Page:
China's Competition Policy Reforms: The Antimonopoly Law and Beyond

36 Pages Posted: 2 Jan 2010

See all articles by Bruce M. Owen

Bruce M. Owen

Stanford University

Su Sun

Economists Incorporated

Wentong Zheng

University of Florida Levin College of Law

Multiple version iconThere are 2 versions of this paper

Date Written: March 1, 2008


In August 2007, China adopted the Antimonopoly Law, its first comprehensive antitrust legislation, thirteen years after the drafting of the law began. Such a protracted legislative process is highly unusual in China, and can only be explained by the controversies the law presents. This paper discusses the fundamental issues in China’s economy that give rise to the challenges China faced in the drafting and adoption of the Antimonopoly Law. Those fundamental issues include the role of state-owned enterprises, perceived excessive competition, mergers and acquisitions by foreign companies, administrative monopolies, and the enforcement of the Antimonopoly Law. How China will enforce the Antimonopoly Law in light of those fundamental issues will determine the effectiveness of the law and define the parameters of China’s future competition policies.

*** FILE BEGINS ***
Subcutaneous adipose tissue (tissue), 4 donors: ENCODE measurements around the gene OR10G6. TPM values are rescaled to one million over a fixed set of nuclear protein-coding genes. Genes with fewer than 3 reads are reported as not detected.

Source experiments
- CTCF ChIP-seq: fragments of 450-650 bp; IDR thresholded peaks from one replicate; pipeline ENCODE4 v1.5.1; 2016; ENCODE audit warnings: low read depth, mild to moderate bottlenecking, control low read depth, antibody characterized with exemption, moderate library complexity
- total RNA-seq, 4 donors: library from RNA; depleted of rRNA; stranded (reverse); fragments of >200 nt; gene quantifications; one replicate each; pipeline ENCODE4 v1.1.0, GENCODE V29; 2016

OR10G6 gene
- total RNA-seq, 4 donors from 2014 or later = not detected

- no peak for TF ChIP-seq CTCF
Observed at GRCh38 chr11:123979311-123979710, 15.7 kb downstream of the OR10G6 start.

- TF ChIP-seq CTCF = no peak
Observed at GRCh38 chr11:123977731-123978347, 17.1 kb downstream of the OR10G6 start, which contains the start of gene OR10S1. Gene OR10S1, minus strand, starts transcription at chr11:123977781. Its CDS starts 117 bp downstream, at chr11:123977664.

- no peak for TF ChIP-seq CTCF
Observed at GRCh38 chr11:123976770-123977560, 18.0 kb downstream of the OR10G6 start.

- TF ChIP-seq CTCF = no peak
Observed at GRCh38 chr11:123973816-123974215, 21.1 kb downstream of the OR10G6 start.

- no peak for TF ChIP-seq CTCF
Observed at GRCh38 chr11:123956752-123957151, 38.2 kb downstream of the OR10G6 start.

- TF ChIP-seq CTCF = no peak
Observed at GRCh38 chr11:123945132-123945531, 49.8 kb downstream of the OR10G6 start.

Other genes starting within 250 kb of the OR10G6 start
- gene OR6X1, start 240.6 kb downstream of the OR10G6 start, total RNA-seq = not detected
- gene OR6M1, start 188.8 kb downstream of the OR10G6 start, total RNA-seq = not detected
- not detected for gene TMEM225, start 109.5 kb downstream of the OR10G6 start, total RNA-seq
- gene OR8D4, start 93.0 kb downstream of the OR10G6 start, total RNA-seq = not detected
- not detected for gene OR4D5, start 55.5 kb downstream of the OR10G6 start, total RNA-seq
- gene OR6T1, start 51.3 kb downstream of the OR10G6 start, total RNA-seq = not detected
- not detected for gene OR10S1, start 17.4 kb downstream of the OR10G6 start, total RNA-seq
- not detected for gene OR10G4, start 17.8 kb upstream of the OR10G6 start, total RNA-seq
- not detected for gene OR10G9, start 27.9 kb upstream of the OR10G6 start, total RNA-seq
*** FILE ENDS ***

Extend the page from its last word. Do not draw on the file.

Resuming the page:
Keywords: Antitrust, China, Antimonopoly Law, Competition, State-Owned-Enterprises, Market Entry, Administrative Monopolies

JEL Classification: K21, K33

Suggested Citation

Owen, Bruce M. and Sun, Su and Zheng, Wentong, China's Competition Policy Reforms: The Antimonopoly Law and Beyond (March 1, 2008). Antitrust Law Journal, Vol. 75, 2008, Available at SSRN:

Bruce M. Owen

Stanford University ( email )

366 Galvez Street
Stanford, CA 94305-6015
United States


Su Sun

Economists Incorporated ( email )

Washington, DC 20036
United States

Wentong Zheng (Contact Author)

University of Florida Levin College of Law ( email )

P.O. Box 117625
Gainesville, FL 32611-7625
United States
352-273-0936 (Phone)

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